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Where is this nice guy

Discussion in 'Snippets of Life (Non-Fiction)' started by Viswamitra, Dec 21, 2014.

  1. Viswamitra

    Viswamitra IL Hall of Fame

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    “Are you ready to go to the vegetable market? We can either walk or go in your bike, if you can give me a ride”. “I am ready mom and let us go”.

    “Today, I am planning to make deepavali sweets”. “Mom, please let me know what can I do to help?”

    “I am thinking of making idli batter for making idlis tomorrow”. “Mom, let me help you grind the batter”.

    “We are moving to a new house and the milk booth is far away. Can you come home sharp at 6 p.m. every day after your play so that you can run up to this booth and get milk?” “Mom, Yes I will”.

    “Today, guests are coming and I am planning to clean the house”. “Wait mom, let me help you”.

    These were conversations between my mother and myself until I was 15 and after that I went to stay in a hostel to start my Pre-University course.

    What happened to this nice guy who was always willing to help his mother at home? Did I develop these qualities because I didn’t have any sisters to help my mother? No, not really. I truly enjoyed helping my mother in every domestic work. Now the rewind is over to the bachelorhood period, let us rewind further to the post marriage situation.

    “Can you take care of your son so that I can take a little bit of rest? He has been hyper active all day”.

    “I had a hectic day at work. I was going to take rest myself. But, it is okay. Let me take care of him for a while”.

    “We need to go out and can you get him ready?” “I am not ready myself. But it is okay, let me do it”.

    “I have invited a couple of your colleagues with their families. I forgot to get a few vegetables. Can you get it for me?” “Well, you have to prepare a list when you go the market. It is okay, let me get it”.

    What was unsolicited offer of help at the young age to the only woman at home, turned out to be a reluctant help when I attained the age of 30-35. Was it because I had the attitude of not helping someone younger than me? Was I afraid that she would take undue advantage with me, if I keep helping her? Was it because I was too tired? No, not really. I truly enjoyed relaxing at home while my spouse worked hard raising the child and taking care of household work.

    Let us fast forward to the present. I was asking myself what happened to that nice guy who used to help his mother in domestic work everyday? My mind went to those childhood memories of playful, happy, enjoyable and risk free life. There was no expectations from my mother that I should do something to help her but I volunteered a lot. When I reached the mid age also, if I didn’t do anything to help my wife, she reconciled to the fact I was lazy and continued with her effort to finish the work. She was not expecting me to help her in domestic work. But, I was not appreciative of her efforts. What I lacked was showing my love through help in domestic work whereas she demonstrated her love by raising my only son and through taking care of all domestic work. She did for so many years without complaining one bit to me.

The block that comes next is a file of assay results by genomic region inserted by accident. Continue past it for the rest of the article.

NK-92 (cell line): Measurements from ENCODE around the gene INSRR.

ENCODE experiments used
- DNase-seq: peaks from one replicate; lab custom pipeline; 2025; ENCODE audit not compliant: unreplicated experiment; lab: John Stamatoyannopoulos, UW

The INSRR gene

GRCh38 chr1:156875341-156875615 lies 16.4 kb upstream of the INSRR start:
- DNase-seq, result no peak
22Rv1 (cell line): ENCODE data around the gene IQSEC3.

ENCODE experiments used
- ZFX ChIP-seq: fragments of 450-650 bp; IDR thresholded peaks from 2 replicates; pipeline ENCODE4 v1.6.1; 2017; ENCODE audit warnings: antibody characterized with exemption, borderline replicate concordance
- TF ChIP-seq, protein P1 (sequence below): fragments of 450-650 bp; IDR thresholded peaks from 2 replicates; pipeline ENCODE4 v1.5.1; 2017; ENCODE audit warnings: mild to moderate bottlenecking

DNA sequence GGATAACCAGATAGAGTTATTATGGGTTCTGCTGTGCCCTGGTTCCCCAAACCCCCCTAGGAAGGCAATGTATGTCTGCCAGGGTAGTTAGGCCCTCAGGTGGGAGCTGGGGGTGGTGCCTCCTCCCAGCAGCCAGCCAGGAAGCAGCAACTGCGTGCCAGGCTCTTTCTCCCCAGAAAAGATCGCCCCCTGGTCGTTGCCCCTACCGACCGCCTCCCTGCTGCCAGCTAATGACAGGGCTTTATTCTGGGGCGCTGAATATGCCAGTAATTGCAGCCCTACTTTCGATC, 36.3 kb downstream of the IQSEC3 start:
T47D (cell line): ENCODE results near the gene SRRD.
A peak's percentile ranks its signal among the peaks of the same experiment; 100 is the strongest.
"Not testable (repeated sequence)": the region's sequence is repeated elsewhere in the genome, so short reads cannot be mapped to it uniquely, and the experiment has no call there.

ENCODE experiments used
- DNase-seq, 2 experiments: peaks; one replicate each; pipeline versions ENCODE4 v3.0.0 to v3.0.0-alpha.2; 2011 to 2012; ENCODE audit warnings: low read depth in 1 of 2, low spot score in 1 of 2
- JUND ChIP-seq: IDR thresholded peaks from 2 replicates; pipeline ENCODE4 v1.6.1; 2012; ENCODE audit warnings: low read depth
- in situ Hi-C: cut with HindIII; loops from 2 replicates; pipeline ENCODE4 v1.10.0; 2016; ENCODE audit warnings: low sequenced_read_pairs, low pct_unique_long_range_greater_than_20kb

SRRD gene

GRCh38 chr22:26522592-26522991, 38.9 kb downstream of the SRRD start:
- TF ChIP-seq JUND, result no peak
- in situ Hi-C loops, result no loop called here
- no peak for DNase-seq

Now, I am 60 years old. When my wife keeps the boiled potatoes out, I voluntarily go and peel the skin. When she starts cutting vegetables, I volunteer to help her. When she struggles to open a bottle, I open it for her. If I notice her suffering from health issues, I go and get the OTC or prescription medicines for her. I notice my son immediately obliging his mother when she asks him to get some drinking water or any other groceries she needed.

    I am extending my helping hands to my wife only for the past 6 years i.e. 25 years after our marriage. What changed me to get back to my Good Samaritan character? Is it because I wanted to be an example to my grown up son so that he would help his wife? Do I recognize the same qualities in my wife what I saw in my mother not expecting anything from me after so many years of married life? Is it because my old memories are pleasant, this kind of involvement bring back those pleasant memories?

    I am not sure what the answer is to my question and I leave it to the judgment of the readers. At least, it makes me very happy to see my wife happy now.
     
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  2. mbharani

    mbharani Gold IL'ite

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    Wow what a beautiful post.

    Wish men could help there mothers and wife's. Many Indian men /boys are raised like they are god or something they don't have to do anything coz until they are some age their mom will do later their wife's will do for them and the guys become lazy.

    I have to keep telling my husband to help me or he will just procrastinating , I have to tell my bro to help my mom and later when he is married he should help his wife but he isn't bothered I guess.